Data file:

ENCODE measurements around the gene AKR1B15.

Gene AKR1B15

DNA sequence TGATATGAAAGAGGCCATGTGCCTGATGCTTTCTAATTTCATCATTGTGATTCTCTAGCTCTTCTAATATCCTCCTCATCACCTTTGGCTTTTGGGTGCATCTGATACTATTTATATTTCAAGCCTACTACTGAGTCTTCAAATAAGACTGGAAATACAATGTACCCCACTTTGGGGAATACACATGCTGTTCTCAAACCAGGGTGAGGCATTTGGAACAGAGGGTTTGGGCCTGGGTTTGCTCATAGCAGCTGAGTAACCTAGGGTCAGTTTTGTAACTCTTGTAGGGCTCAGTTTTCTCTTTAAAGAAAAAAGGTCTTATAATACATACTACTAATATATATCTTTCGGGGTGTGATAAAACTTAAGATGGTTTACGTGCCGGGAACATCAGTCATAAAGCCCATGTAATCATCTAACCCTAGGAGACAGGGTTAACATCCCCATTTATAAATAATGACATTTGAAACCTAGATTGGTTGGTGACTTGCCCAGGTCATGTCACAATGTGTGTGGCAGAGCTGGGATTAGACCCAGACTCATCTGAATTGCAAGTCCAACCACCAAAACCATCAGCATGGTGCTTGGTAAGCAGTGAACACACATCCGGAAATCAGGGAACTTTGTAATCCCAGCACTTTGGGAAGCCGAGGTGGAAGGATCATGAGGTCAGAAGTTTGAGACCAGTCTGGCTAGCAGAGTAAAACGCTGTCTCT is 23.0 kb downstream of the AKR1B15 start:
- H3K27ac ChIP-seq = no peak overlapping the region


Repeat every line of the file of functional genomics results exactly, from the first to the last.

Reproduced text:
ENCODE measurements around the gene AKR1B15.

Gene AKR1B15

DNA sequence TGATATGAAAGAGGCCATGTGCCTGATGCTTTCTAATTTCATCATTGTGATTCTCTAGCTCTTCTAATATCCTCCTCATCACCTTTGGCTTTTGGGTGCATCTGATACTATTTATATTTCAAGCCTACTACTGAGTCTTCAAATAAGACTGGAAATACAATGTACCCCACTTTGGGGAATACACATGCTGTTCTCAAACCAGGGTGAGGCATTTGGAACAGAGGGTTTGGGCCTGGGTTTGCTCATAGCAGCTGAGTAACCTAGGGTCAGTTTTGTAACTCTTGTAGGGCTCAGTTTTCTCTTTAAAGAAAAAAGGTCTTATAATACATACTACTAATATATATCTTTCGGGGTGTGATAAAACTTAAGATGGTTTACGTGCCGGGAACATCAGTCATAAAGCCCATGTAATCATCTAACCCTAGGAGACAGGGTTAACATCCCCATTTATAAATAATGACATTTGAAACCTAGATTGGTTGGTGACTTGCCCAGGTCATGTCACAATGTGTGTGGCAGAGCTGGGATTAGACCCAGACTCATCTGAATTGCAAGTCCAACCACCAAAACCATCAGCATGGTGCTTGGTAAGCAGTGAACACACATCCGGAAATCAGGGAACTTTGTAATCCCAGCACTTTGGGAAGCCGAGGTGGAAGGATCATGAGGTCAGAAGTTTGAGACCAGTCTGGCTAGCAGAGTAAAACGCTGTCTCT is 23.0 kb downstream of the AKR1B15 start:
- H3K27ac ChIP-seq = no peak overlapping the region